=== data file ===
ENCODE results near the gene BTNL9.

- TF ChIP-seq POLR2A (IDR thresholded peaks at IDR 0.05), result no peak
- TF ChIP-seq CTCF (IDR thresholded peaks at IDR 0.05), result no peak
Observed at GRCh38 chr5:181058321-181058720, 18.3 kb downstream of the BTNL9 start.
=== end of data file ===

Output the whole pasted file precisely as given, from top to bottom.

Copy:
ENCODE results near the gene BTNL9.

- TF ChIP-seq POLR2A (IDR thresholded peaks at IDR 0.05), result no peak
- TF ChIP-seq CTCF (IDR thresholded peaks at IDR 0.05), result no peak
Observed at GRCh38 chr5:181058321-181058720, 18.3 kb downstream of the BTNL9 start.